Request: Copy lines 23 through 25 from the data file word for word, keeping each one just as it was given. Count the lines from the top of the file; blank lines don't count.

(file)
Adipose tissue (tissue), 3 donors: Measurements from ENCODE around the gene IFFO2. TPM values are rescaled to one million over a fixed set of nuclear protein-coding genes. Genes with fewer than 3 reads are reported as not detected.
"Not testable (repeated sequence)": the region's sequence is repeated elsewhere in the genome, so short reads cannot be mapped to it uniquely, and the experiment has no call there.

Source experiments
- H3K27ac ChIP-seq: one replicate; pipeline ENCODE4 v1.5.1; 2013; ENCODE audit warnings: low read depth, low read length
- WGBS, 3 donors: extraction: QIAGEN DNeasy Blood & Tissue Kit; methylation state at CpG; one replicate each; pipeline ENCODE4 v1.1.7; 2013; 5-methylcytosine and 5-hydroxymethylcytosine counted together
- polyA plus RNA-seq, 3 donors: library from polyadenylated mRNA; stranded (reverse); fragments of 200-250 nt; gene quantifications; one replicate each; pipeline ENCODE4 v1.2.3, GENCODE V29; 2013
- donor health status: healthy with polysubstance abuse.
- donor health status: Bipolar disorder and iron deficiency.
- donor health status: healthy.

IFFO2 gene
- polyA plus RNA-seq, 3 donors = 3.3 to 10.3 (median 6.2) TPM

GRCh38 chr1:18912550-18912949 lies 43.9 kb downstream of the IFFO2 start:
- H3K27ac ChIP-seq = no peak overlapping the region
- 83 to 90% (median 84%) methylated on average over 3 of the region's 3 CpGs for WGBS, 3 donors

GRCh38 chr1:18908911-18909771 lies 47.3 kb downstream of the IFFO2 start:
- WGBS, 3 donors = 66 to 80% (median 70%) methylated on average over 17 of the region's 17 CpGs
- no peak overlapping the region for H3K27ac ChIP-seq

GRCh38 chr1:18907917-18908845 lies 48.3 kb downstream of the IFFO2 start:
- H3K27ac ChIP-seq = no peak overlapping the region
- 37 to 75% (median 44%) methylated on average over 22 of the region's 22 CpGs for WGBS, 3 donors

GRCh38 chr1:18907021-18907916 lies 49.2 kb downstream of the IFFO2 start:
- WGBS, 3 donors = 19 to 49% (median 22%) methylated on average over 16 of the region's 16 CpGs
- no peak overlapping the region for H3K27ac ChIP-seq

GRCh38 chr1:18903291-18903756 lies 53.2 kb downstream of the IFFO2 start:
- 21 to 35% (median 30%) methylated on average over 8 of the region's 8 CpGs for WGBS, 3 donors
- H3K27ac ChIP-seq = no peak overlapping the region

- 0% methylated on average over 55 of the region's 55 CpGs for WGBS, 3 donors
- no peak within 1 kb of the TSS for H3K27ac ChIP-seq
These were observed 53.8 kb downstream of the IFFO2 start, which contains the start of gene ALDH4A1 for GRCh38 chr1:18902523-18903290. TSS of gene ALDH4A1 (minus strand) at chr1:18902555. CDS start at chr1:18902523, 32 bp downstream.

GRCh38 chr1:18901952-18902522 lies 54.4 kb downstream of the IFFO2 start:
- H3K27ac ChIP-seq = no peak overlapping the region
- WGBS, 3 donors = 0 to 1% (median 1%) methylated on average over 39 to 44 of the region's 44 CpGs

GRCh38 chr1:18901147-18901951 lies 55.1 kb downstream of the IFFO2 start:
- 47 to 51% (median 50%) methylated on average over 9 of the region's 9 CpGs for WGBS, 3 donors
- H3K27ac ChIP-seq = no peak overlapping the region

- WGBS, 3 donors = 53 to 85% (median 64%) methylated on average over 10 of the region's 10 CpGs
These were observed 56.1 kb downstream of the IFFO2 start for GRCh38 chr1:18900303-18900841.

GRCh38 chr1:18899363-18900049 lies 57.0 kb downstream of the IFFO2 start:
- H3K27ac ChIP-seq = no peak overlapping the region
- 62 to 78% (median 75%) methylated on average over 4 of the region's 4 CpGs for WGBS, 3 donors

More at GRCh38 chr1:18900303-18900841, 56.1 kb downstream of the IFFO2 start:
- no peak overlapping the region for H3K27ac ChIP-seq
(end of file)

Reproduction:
- no peak overlapping the region for H3K27ac ChIP-seq

GRCh38 chr1:18903291-18903756 lies 53.2 kb downstream of the IFFO2 start:
- 21 to 35% (median 30%) methylated on average over 8 of the region's 8 CpGs for WGBS, 3 donors